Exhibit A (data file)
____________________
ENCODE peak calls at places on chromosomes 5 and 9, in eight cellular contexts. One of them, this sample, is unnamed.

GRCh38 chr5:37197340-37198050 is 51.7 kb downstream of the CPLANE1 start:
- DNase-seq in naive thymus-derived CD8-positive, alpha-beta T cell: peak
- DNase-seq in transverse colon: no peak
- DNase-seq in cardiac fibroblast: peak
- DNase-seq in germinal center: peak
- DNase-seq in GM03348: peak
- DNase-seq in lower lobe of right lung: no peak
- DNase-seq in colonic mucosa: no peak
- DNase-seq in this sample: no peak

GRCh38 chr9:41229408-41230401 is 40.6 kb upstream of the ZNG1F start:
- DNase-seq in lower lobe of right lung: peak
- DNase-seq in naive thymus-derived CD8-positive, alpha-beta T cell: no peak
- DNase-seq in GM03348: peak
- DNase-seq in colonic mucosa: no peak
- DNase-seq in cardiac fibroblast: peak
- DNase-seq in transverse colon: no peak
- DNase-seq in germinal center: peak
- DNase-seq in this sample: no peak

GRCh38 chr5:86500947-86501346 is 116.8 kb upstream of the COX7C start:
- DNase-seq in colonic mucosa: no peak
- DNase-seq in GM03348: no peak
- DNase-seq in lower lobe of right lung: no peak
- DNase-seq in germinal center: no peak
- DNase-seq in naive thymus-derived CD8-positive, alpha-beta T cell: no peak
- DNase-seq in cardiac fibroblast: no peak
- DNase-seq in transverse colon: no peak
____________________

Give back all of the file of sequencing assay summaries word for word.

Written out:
ENCODE peak calls at places on chromosomes 5 and 9, in eight cellular contexts. One of them, this sample, is unnamed.

GRCh38 chr5:37197340-37198050 is 51.7 kb downstream of the CPLANE1 start:
- DNase-seq in naive thymus-derived CD8-positive, alpha-beta T cell: peak
- DNase-seq in transverse colon: no peak
- DNase-seq in cardiac fibroblast: peak
- DNase-seq in germinal center: peak
- DNase-seq in GM03348: peak
- DNase-seq in lower lobe of right lung: no peak
- DNase-seq in colonic mucosa: no peak
- DNase-seq in this sample: no peak

GRCh38 chr9:41229408-41230401 is 40.6 kb upstream of the ZNG1F start:
- DNase-seq in lower lobe of right lung: peak
- DNase-seq in naive thymus-derived CD8-positive, alpha-beta T cell: no peak
- DNase-seq in GM03348: peak
- DNase-seq in colonic mucosa: no peak
- DNase-seq in cardiac fibroblast: peak
- DNase-seq in transverse colon: no peak
- DNase-seq in germinal center: peak
- DNase-seq in this sample: no peak

GRCh38 chr5:86500947-86501346 is 116.8 kb upstream of the COX7C start:
- DNase-seq in colonic mucosa: no peak
- DNase-seq in GM03348: no peak
- DNase-seq in lower lobe of right lung: no peak
- DNase-seq in germinal center: no peak
- DNase-seq in naive thymus-derived CD8-positive, alpha-beta T cell: no peak
- DNase-seq in cardiac fibroblast: no peak
- DNase-seq in transverse colon: no peak